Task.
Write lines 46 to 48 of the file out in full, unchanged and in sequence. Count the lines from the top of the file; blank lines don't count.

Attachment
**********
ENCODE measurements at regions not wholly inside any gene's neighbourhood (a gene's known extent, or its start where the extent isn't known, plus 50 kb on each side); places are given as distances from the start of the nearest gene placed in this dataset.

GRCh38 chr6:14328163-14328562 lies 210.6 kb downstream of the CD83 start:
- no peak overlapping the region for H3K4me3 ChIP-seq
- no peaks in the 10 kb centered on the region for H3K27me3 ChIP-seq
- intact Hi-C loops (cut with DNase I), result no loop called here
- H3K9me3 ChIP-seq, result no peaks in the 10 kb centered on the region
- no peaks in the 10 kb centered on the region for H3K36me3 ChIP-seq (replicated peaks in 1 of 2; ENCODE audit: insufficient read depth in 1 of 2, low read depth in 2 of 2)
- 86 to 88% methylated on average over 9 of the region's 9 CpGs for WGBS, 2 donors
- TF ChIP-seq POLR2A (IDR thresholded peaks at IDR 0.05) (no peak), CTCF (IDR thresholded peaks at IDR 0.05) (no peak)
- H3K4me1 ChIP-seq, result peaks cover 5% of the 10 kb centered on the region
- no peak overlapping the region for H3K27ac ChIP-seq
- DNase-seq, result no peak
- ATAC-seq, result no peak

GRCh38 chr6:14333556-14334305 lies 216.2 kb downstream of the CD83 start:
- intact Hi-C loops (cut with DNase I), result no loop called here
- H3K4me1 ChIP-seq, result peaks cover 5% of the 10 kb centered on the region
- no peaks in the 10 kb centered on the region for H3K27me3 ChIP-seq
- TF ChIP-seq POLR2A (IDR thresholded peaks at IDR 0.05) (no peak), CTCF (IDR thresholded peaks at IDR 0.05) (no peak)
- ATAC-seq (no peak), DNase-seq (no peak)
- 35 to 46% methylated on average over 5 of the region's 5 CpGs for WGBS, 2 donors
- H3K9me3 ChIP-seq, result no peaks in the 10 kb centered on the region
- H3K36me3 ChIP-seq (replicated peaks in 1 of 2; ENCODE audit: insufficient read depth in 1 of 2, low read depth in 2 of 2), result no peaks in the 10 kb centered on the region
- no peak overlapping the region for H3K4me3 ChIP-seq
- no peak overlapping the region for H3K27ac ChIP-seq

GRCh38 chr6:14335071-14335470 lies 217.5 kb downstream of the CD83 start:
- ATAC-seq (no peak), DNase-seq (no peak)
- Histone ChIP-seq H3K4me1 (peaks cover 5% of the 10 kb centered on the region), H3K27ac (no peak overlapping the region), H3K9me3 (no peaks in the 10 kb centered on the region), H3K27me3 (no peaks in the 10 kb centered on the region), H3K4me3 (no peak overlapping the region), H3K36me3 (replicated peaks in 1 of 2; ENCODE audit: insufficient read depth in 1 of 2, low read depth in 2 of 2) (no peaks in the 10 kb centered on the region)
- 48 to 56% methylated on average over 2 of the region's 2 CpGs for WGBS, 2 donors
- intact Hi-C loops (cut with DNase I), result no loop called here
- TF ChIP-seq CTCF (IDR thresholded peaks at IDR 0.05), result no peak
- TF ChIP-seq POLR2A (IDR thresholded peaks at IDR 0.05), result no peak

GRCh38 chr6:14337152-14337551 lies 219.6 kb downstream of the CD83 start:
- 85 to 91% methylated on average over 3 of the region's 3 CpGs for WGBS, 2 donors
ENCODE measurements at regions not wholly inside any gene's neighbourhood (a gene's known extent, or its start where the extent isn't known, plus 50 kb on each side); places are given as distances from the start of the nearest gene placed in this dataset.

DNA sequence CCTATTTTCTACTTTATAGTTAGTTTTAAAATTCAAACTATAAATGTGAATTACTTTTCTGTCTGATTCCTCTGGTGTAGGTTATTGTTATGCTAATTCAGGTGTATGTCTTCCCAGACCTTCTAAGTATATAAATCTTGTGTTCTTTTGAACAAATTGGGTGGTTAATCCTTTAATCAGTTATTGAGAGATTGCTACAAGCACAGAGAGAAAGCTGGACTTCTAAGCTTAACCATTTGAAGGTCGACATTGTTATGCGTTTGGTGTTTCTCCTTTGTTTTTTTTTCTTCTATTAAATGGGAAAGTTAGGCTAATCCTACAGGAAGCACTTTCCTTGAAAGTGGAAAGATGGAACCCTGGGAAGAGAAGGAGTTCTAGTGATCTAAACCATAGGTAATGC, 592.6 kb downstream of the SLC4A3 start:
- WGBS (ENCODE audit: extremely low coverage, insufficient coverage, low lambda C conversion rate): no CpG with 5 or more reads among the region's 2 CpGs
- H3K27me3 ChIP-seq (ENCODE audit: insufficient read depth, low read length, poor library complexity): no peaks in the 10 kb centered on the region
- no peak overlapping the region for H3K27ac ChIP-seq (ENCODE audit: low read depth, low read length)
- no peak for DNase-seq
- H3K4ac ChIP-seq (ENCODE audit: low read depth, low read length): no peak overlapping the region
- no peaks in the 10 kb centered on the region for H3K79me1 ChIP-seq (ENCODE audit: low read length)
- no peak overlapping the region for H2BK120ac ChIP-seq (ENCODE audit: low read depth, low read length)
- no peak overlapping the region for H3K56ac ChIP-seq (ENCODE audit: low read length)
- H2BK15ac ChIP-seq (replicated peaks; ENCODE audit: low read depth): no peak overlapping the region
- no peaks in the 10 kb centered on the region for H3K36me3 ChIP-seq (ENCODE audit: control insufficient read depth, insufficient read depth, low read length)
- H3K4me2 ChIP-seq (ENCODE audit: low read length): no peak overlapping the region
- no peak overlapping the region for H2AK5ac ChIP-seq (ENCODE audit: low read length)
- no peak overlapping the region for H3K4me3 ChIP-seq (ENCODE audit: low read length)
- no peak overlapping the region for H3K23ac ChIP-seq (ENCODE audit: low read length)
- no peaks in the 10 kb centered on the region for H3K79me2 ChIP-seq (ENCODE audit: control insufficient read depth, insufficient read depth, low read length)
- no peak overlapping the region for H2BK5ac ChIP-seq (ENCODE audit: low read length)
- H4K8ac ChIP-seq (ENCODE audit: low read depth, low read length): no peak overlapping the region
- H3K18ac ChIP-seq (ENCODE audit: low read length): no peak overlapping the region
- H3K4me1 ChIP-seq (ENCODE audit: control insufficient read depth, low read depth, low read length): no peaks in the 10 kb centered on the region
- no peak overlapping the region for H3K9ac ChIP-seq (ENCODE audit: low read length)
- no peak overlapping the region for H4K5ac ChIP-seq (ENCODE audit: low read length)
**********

- H3K4me2 ChIP-seq (ENCODE audit: low read length): no peak overlapping the region
- no peak overlapping the region for H2AK5ac ChIP-seq (ENCODE audit: low read length)
- no peak overlapping the region for H3K4me3 ChIP-seq (ENCODE audit: low read length)